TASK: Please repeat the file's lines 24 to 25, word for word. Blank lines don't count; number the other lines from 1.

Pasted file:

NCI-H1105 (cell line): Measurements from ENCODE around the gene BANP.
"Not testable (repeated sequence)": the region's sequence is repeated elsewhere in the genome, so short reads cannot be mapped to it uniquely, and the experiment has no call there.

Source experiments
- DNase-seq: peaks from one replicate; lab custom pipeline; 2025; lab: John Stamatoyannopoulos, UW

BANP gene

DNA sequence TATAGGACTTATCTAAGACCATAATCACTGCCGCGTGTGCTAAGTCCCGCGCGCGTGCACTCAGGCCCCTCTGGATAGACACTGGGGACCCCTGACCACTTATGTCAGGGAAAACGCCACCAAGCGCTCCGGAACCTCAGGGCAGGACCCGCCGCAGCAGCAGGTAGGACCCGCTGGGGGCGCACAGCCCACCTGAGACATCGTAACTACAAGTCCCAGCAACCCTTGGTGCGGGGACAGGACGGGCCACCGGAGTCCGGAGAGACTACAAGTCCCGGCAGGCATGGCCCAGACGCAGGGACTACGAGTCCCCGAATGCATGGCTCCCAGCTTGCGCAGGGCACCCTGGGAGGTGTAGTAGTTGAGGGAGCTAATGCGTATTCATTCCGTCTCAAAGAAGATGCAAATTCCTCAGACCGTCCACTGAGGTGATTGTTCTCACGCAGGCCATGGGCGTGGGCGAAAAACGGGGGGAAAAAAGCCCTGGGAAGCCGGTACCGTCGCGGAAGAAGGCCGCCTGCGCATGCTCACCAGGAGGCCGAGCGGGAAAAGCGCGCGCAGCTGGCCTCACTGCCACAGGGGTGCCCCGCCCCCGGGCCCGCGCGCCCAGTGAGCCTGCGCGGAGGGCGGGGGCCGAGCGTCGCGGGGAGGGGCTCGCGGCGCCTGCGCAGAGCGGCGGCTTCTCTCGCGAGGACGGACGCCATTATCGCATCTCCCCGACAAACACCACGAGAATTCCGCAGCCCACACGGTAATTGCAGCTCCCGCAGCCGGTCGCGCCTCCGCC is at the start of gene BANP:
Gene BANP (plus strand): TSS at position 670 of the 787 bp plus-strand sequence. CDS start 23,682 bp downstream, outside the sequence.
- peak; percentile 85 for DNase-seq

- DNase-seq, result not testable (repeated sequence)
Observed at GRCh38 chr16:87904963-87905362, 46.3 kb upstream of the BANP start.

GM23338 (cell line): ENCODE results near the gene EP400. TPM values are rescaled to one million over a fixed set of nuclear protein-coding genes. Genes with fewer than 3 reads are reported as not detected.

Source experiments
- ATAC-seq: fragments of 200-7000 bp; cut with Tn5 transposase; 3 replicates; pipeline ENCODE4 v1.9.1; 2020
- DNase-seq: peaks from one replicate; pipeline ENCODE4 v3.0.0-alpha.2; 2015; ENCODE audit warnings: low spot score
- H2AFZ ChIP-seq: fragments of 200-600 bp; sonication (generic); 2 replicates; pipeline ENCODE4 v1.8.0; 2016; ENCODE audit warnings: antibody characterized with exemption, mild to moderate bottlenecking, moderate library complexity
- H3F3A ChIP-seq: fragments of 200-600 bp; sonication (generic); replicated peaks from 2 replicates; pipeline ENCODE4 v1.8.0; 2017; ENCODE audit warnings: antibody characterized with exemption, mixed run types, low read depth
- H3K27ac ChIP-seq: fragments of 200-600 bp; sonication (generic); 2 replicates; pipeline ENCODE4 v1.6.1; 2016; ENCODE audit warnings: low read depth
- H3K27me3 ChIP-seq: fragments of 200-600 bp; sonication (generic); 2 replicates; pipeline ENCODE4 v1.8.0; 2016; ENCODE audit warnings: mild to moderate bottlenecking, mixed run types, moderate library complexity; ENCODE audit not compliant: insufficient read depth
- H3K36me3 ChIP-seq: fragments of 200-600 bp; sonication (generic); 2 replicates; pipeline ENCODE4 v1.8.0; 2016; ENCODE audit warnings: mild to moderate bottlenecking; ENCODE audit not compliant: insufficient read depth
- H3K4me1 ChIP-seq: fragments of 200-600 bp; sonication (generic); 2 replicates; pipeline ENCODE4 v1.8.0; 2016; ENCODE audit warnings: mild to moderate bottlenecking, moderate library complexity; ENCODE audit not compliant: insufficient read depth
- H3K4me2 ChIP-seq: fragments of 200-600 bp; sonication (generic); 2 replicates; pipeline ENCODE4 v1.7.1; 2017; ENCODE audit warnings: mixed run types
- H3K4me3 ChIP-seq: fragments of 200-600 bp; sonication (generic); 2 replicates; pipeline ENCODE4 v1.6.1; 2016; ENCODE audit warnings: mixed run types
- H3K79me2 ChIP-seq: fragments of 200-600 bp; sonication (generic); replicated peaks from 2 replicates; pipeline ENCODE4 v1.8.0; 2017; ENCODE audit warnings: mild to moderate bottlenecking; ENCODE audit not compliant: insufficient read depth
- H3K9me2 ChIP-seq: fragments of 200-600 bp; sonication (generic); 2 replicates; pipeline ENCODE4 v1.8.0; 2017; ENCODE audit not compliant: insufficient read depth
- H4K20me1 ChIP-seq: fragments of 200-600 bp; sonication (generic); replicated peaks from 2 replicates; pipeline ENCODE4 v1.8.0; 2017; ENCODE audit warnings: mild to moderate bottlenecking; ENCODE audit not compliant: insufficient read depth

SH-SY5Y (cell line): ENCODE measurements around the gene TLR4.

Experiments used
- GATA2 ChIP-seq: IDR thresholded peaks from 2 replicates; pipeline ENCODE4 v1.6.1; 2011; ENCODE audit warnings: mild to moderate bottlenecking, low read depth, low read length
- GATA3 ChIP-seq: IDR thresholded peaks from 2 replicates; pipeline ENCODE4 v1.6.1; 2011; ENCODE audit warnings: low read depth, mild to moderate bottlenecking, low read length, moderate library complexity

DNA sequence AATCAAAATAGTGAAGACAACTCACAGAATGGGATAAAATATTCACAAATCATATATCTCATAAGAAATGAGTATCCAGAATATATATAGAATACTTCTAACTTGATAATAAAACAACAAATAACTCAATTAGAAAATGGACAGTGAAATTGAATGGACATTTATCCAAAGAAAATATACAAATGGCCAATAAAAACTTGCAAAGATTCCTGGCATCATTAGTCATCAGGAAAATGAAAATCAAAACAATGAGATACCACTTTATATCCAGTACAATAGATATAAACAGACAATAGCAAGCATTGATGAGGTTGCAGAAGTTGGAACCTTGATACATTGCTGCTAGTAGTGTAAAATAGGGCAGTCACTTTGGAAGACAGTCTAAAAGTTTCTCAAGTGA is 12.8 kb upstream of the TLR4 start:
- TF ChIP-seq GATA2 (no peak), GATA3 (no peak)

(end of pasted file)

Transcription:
- H3K9me2 ChIP-seq: fragments of 200-600 bp; sonication (generic); 2 replicates; pipeline ENCODE4 v1.8.0; 2017; ENCODE audit not compliant: insufficient read depth
- H4K20me1 ChIP-seq: fragments of 200-600 bp; sonication (generic); replicated peaks from 2 replicates; pipeline ENCODE4 v1.8.0; 2017; ENCODE audit warnings: mild to moderate bottlenecking; ENCODE audit not compliant: insufficient read depth